A very basic tool is provided to let you run tests locally. You should write a program that reads parameters from standard in, formatted like:
M J transfer
machine[0]
machine[1]
...
machine[M1]
jobs[0]
jobs[1]
...
jobs[J1]
In other words, the first line contains three integers, the next M lines contain the machine input, and the final J lines contain the jobs input. You should output your result as:
LEN
result[0]
result[1]
...
result[LEN1]
In other words, an integer followed by the elements of your return. The tool can be run from the command line as:
java Xmx1024M jar ProcessorScheduling.jar <command> <seed>
<command> is the command for your executable, while <seed> defines the test paramters (the examples are seeds 110). Anything you print to standard error in your program will be shown on the console (be sure not to print anything other than what is specified above to standard out).


Definition 
 Class:  ProcessorScheduling  Method:  schedule  Parameters:  int[], String[], int  Returns:  String[]  Method signature:  String[] schedule(int[] machines, String[] jobs, int transfer)  (be sure your method is public) 




Notes 
  If you allocate multiple intervals for one job, the pause and resume time will be included in the intervals. For example, if the pause time is one, and you allocate 15, 912, and 1519 your program will run from 14, pause from 45, resume from 910 run from 1011, pause from 1112, resume from 1516 and run from 1619. 
  The time limit is 15 seconds. 
  The memory limit is 1024M. 
  The thread limit is 32, including your primary thread. The machines have 8 cores, and thus you can potentially do much more computation by threading. 
  If your solution is invalid in any way (overlapping intervals, starting a job before its requirements are finished, invalid formatting, etc) you will fail that case.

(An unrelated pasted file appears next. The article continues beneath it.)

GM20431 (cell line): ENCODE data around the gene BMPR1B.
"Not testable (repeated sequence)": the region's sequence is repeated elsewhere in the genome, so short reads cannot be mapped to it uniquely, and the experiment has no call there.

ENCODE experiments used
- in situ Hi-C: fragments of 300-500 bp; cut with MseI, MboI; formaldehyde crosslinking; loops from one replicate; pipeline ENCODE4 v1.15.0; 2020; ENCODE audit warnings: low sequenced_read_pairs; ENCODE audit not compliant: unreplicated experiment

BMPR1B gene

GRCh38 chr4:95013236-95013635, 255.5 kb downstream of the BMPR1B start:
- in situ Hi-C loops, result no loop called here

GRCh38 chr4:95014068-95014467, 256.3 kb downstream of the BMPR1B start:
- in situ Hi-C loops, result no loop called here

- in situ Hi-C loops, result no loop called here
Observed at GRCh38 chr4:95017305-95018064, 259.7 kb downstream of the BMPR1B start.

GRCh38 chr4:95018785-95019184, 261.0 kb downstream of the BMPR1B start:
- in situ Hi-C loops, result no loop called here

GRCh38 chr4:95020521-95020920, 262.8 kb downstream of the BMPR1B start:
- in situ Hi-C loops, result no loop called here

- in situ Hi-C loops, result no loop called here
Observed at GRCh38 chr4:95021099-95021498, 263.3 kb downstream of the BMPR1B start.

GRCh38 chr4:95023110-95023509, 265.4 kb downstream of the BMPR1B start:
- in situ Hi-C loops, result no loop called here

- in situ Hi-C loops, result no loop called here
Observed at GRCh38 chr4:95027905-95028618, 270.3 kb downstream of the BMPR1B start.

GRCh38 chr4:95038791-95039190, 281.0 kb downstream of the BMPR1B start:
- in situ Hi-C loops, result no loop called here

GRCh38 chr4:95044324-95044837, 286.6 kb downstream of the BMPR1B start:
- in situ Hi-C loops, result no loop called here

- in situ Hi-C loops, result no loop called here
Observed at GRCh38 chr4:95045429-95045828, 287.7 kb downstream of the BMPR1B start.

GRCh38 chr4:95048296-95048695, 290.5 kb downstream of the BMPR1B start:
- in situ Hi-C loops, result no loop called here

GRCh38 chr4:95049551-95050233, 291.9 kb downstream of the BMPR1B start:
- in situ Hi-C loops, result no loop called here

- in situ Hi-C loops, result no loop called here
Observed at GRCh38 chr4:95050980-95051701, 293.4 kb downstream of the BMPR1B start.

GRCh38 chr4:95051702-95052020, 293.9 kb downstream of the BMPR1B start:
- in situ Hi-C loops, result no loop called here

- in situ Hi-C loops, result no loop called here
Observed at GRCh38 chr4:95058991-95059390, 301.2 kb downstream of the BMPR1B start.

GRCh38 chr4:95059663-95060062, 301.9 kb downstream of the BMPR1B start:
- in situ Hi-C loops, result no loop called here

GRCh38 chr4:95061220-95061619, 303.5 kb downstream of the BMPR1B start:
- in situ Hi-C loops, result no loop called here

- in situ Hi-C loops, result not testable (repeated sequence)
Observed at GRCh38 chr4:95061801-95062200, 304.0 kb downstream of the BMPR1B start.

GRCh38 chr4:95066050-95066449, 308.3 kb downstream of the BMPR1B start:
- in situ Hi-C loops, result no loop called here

The order of the jobs will be unchanged from the test case generation. Thus, they will be given to you sorted topologically. 
  No job may run beyond time 1E10. 
  The start and end times of each of your intervals must be integers. 

Examples 
0)  
  Returns:
"p = 0.02945198102051495<br>
pow = 0.7984954674161717<br>
jobs = 217212<br>
machines = 84<br>
transfer = 307<br>
"  

1)  
  Returns:
"p = 0.022017740201681367<br>
pow = 0.0512270939535211<br>
jobs = 28793<br>
machines = 52<br>
transfer = 193<br>
"  

2)  
  Returns:
"p = 0.04084870687857926<br>
pow = 0.23936634704587667<br>
jobs = 284560<br>
machines = 20<br>
transfer = 581<br>
"  

3)  
  Returns:
"p = 0.043578829942208575<br>
pow = 0.3477121219273487<br>
jobs = 299706<br>
machines = 77<br>
transfer = 919<br>
"  

4)  
  Returns:
"p = 0.021666605038956104<br>
pow = 0.09719726359971026<br>
jobs = 61849<br>
machines = 44<br>
transfer = 653<br>
"  

5)  
  Returns:
"p = 0.049181906279069584<br>
pow = 1.2383634763946774<br>
jobs = 399664<br>
machines = 71<br>
transfer = 408<br>
"  

6)  
  Returns:
"p = 0.018161592536226474<br>
pow = 0.6116683327948489<br>
jobs = 348579<br>
machines = 74<br>
transfer = 211<br>
"  

7)  
  Returns:
"p = 0.020518731031700967<br>
pow = 1.0120276148220704<br>
jobs = 275119<br>
machines = 24<br>
transfer = 904<br>
"  

8)  
  Returns:
"p = 0.03382227207890865<br>
pow = 1.6639976727243304<br>
jobs = 58645<br>
machines = 59<br>
transfer = 522<br>
"  

9)  
  Returns:
"p = 0.013639577518082074<br>
pow = 0.04280968978315358<br>
jobs = 31997<br>
machines = 11<br>
transfer = 80<br>
"